Now, we just want to parse and format SQL Server log files--how can we ask the query to forget the other types of files (here we want to skip files with an .evtx extension) that are stored in the same folder?

Select the Extension column, select the extension you don’t want to see anymore, and filter the column with a Does Not Contain rule (see Figure 20).

Don’t forget: The activities that we’ve performed so far are automatically scripted with the M language and can be replayed later on.

Let’s focus on the file content. Since we want our instructions to be applied on all files, let’s select the Content Column and right-click Drill Down (see Figure 21).


Click a binary file, right-click it, and select Text. (See Figure 22).

You will now see the file content (in text format) (see Figure 23).

The first 20 lines can be removed (in all log files!). Click the Remove Top Rows menu and specify 20. (See Figure 24).

Let’s create a dedicated column called Date & Time (first 23 characters); select the menu Split Column-By Number of Characters (see Figure 25).

We get the following (see Figure 26).

It is interesting to notice that Power Query has created a new column but has also changed its type, which is now (see Figure 27) a Date/Time:

Let’s rename the new column as Date (just edit the header).

Split the next column (12 characters), select Once, as far left as possible and name it Source.

Since we want to analyze the errors in the log file, we can now filter the last column (see Figure 28).

Edit the M code to filter on the “Error” string (see Figure 29).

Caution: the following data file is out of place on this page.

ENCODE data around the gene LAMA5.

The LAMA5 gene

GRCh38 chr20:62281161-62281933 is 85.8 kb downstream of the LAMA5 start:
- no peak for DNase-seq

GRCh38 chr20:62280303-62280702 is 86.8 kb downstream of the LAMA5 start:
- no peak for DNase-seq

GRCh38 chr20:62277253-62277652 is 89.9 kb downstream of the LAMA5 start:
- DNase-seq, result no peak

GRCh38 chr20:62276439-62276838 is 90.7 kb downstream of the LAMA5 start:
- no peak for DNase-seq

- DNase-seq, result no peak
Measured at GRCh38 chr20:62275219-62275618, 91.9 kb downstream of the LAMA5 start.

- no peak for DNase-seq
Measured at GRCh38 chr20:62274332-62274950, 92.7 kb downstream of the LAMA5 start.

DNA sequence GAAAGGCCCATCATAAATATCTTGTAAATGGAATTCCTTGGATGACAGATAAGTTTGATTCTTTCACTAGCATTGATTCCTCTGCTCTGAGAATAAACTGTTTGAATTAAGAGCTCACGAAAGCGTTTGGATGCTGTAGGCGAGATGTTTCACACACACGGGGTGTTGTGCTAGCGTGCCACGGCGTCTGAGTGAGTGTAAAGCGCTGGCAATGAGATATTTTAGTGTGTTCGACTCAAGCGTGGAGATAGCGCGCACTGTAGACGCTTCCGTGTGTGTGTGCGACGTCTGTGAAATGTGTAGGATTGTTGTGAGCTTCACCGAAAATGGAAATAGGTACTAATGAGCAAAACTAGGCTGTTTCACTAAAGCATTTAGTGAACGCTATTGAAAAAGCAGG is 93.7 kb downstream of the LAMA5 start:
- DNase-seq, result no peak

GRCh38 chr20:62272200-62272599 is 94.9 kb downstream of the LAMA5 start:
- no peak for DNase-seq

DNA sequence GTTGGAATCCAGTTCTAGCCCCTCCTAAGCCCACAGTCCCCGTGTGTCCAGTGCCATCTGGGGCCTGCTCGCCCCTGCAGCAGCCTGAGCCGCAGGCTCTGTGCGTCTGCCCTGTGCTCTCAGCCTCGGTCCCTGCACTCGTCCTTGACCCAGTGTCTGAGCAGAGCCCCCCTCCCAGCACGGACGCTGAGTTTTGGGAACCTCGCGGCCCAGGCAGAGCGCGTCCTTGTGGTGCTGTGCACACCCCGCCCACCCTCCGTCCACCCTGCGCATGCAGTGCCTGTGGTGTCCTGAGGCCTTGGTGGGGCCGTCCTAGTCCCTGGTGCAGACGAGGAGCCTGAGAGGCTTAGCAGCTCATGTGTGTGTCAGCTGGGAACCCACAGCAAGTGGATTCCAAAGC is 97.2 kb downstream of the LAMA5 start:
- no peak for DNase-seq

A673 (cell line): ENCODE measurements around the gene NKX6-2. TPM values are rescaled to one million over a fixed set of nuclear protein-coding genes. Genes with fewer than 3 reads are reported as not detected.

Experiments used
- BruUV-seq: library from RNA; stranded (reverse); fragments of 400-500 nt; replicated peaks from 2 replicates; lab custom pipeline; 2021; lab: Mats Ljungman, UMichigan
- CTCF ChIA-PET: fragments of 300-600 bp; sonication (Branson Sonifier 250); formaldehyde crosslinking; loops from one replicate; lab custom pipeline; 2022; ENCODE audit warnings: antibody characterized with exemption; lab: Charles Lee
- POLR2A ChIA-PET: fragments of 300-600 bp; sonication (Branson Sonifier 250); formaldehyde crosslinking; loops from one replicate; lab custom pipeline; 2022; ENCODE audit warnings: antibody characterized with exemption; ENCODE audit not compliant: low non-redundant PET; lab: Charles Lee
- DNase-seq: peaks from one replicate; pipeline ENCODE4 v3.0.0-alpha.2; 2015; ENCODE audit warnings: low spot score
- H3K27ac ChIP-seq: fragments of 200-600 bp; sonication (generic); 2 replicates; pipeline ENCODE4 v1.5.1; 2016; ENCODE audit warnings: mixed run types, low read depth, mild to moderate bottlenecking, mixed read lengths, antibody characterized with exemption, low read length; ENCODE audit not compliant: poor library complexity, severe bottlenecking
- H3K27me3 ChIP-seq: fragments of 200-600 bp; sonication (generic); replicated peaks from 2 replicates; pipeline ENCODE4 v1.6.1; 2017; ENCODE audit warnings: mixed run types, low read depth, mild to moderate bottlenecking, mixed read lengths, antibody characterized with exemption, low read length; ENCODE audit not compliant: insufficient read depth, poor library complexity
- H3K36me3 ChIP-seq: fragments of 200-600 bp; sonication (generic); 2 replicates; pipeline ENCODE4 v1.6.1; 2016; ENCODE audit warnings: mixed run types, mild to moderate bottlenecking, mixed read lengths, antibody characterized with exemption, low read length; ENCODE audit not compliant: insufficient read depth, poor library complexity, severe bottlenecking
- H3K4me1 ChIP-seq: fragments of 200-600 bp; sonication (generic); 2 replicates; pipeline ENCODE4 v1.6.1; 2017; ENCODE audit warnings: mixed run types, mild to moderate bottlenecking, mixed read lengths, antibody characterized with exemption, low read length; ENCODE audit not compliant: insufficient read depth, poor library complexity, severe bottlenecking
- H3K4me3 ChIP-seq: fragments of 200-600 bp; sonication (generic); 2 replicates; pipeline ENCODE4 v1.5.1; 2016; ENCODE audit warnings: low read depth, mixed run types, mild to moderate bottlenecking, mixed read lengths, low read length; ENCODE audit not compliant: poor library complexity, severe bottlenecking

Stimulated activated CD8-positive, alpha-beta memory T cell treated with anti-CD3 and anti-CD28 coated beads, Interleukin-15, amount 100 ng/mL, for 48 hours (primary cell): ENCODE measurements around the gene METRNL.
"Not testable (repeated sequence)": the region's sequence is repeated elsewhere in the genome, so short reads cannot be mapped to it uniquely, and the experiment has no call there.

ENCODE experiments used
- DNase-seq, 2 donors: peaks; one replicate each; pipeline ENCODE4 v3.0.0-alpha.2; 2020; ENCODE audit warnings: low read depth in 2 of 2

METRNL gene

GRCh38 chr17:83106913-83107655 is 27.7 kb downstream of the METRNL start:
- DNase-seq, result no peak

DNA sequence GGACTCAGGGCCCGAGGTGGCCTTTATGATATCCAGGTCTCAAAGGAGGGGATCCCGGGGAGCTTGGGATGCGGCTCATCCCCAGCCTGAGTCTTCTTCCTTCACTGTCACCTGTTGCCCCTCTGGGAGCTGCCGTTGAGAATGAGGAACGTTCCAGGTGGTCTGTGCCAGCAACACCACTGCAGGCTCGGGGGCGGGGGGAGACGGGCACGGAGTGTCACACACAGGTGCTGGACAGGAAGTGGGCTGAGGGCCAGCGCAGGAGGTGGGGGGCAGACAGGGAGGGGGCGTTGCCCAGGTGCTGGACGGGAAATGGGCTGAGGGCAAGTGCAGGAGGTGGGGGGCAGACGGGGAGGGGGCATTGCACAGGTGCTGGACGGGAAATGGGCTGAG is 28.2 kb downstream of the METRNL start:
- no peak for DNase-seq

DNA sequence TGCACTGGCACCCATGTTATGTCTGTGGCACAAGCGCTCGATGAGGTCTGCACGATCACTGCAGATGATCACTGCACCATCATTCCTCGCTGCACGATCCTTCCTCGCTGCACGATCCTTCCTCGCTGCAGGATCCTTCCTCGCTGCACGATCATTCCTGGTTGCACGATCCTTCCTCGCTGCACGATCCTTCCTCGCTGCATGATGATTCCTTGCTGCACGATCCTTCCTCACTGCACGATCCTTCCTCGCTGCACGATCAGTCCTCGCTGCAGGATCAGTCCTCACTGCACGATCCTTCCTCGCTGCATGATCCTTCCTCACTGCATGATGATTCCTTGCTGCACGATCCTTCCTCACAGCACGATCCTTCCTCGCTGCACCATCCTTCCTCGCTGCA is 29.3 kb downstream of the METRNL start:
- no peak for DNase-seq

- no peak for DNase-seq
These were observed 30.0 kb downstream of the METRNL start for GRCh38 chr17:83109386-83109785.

The rows look like this (see Figure 30).

We will split this column again by using comma as a delimiter (see Figure 31).

After renaming the columns, we get the following result (see Figure 32).

We still have to do the following:

  • remove the dot in the State column
  • remove the string “Error:” in the Error column,
  • remove “Severity:” and “State:” in the other columns.

Let’s use the Replace menu item and here is the final result (Figure 33).

The query can be shared in the Office 365 Power BI Data Catalog or can remain hosted in a workbook if you work on-premises or don’t have a Power BI license. It can be executed as long as a folder in the specific location is provided (see Figure 34).


Foundation of Self-Service BI

Power Query plays a key role in the Power BI/ self-service BI process by enabling any power user to find, create, edit, and share queries that can be used in a data model. This is the foundation of reporting, as we will illustrate in our future articles.

Most features provided by Power Query require a Power BI software license as long as the queries need to be shared. Some features can still be operated locally (without any license) on your (on-premises) data center.

Power Query is a very ambitious add-on, and Microsoft regularly updates it. The generated “M” code can easily be extended thanks to a great library of objects and functions that Microsoft will enhance in the near future.

Keep in mind, however, that the huge majority of operations in Power Query don’t require any coding skills, and the UI is rich enough to generate the code accordingly. All operations are reordered in such a way that they can be replayed and reused by other users if needed, and they can be edited and modified and canceled by the user.

Using this tool has been a real pleasure since the very first iterations. We are looking forward to its next evolutions.

Read More

Microsoft Power Query web site

Power Query For Excel Formula Language specification (“M language”)

Power Query for Power BI and Excel by Chris Webb (Apress, 2014)